At the close of the 20th century, however, Charles Jencks was found to have moved further into landscape considerations and, more specifically, garden design. The richness of theory and its eclecticism in his sourcing, which seemed in the 1980s to be showing symptoms of over-exposure in the architectural arena, began to find a more appropriate field of endeavour in the realm of garden design, seeming to partly fill the gaping void left by the departure of Jellicoe in 1996. Jencks' longstanding marriage to Maggie Keswick (among her talents, a specialist in Chinese gardens) was brought to an end by her tragic death from cancer in 1995. Maggie Keswick and Jencks had exchanged ideas with Jellicoe for some time prior. Maggie's death did not occur before the major groundwork at the Portrack House gardens had been laid, in the early 1990s. Indeed well prior to that, as they fought her cancer together, Jencks' re-entry into the landscape cosmos had been precipitated by just this tragedy.

Now his powerful move into landscape-based design began to emerge from the private chrysalis at Portrack. The project had enabled a laboratory portfolio of ideas and inspiration to be developed without interruption, but with the growing approval of a significant coterie of friends, including architects Leon Krier, James Stirling, engineer Cecil Balmond and the sculptor Eduardo Paolozzi as well as other thinkers and writers such as Paul Davies (who was awarded the Templeton Prize in 1996 for his unique study, The Mind of God).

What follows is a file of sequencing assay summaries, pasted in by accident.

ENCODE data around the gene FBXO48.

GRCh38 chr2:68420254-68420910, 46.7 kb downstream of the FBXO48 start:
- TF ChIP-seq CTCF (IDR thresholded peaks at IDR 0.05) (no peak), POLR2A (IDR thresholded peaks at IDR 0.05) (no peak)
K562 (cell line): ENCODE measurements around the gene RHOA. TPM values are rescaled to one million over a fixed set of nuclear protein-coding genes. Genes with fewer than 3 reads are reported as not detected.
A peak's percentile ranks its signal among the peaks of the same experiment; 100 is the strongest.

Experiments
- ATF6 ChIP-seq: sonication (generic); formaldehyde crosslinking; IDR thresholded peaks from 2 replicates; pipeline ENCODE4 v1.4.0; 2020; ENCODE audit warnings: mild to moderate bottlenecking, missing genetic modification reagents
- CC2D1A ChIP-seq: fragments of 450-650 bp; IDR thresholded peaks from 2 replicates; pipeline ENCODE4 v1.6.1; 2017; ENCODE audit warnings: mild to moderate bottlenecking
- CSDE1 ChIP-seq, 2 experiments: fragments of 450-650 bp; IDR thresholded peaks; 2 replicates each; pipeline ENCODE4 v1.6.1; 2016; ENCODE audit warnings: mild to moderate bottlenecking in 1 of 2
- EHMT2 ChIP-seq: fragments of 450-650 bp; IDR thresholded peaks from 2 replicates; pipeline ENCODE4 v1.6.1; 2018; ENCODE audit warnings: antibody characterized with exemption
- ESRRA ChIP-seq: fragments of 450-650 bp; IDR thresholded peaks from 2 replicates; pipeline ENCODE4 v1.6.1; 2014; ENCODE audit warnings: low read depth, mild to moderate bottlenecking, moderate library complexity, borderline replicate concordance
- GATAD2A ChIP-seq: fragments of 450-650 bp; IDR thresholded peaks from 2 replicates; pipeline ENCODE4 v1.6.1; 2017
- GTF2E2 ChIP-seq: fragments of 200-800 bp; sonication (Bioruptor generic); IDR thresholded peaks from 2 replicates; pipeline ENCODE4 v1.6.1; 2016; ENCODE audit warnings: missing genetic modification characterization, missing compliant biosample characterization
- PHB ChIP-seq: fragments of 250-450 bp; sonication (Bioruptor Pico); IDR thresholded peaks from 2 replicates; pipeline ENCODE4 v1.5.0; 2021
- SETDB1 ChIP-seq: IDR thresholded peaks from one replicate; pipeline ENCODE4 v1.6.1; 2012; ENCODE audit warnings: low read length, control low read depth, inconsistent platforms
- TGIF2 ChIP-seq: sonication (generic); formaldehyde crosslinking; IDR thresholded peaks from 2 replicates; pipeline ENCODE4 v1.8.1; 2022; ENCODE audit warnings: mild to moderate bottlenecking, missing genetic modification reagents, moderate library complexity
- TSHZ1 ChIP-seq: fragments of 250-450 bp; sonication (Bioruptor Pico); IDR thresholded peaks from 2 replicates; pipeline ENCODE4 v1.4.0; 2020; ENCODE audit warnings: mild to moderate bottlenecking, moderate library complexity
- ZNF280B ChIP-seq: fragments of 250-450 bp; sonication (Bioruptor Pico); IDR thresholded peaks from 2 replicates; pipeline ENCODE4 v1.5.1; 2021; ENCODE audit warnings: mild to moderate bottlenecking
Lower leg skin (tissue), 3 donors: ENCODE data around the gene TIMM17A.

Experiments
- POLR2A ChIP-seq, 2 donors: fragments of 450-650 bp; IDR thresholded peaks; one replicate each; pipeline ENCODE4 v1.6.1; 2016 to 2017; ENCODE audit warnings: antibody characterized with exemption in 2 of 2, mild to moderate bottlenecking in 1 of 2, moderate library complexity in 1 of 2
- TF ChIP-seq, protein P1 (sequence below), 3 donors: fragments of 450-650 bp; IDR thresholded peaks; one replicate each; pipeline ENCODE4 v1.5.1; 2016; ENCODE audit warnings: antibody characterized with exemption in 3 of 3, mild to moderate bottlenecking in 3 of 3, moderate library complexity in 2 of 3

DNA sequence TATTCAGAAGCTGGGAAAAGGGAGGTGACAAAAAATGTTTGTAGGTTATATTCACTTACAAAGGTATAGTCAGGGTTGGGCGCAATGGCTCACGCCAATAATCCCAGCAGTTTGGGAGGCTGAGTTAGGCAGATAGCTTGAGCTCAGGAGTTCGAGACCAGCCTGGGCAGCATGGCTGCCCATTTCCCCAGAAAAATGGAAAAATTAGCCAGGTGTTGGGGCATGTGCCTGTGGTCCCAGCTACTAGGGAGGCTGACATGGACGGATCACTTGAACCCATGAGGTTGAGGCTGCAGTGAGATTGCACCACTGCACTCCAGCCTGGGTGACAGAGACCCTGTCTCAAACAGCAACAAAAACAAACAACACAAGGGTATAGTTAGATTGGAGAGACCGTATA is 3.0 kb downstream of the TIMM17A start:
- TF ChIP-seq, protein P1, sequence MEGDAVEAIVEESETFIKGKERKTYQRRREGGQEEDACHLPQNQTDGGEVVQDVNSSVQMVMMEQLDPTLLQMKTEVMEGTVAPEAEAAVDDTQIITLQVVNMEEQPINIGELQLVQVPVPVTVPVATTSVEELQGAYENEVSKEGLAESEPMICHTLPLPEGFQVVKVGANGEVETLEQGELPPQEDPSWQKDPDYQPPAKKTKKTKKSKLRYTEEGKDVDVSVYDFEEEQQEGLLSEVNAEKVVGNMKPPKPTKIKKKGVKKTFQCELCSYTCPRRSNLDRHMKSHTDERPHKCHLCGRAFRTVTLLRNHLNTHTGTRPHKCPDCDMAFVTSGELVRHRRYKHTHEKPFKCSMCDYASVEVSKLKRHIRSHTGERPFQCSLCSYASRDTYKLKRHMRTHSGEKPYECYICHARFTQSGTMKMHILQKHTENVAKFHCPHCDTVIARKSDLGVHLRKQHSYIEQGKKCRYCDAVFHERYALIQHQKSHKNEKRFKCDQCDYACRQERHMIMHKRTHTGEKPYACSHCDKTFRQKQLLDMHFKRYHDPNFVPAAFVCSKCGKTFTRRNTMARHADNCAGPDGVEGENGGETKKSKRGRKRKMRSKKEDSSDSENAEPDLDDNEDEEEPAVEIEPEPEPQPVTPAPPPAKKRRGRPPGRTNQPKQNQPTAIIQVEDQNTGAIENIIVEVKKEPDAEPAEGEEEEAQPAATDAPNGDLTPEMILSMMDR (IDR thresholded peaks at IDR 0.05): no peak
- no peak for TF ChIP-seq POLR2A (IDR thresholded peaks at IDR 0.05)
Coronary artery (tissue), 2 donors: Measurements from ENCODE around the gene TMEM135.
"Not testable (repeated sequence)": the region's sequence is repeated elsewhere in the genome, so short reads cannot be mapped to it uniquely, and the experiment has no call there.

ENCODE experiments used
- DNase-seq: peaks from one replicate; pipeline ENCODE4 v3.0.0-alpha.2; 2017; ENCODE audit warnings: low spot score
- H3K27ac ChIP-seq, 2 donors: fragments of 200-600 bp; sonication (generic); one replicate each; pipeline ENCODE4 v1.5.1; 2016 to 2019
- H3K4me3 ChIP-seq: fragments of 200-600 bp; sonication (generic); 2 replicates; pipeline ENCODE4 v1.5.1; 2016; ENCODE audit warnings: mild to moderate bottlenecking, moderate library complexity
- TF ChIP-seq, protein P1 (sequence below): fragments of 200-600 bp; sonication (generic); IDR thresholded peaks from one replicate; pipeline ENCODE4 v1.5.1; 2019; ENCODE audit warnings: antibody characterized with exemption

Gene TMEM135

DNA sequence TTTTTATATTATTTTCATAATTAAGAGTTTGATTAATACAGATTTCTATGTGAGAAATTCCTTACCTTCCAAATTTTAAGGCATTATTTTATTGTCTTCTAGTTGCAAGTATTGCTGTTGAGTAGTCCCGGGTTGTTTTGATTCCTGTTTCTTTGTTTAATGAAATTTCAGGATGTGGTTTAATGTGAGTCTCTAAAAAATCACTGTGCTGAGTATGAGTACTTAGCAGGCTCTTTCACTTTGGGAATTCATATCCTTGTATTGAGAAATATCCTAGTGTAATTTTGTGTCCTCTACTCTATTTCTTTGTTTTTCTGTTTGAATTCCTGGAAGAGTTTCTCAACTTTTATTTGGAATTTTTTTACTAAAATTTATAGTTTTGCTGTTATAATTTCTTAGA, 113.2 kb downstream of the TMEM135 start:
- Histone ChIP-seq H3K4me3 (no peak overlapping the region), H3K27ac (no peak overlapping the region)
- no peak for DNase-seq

What had begun as a mutual celebration by Jencks and Keswick of a private world of landscape gardening, in an ancient European tradition much pursued by landowners in both 18th century England and Scotland became, in a short space of time, charged with an infusion of allegory, postmodern reflection and speculation, and theoretical exploration. The sculpted mounds, water features, and 'cosmic' ground profiles began to materialise under Jencks' direction, through several seasons and years.

These experiments (for such they were) began to breakout of the Portrack compound. In 2001 Jencks first went public in the grounds of the National Gallery of Modern Art, Edinburgh with a landscape entitled 'Landform Ueda' (now in great demand by children of all ages as the ultimate playground). Daniel Libeskind's project for the Imperial War Museum North (now built) at Salford by the Manchester Ship Canal was to be enhanced by a wholly compatible Jencks scheme, sadly axed for budgetary savings on the main building. And there are on the drawing board today a host of new 'mitigation' projects (with the successors in Scotland to the National Coal Board) whose ramifications look extremely interesting, although these remain under discussion.

Jencks’ book, published last year, on the Portrack project The Garden of Cosmic Speculation (Frances Lincoln Ltd) contains a very full description and elucidation of its development and the emergent philosophy over the years since 1988. The book is a rich mixture, but as with Geoffrey Jellicoe in his time, it is the sheer enthusiasm, drive, and intellectual speculation of the man that allows such ideas, now made manifest, to find a growing appreciation in the broader landscape and gardening community. The allegorical garden landscape was considered obsolete after Jellicoe. Charles Jencks has opened up new concepts for all.

Michael Spens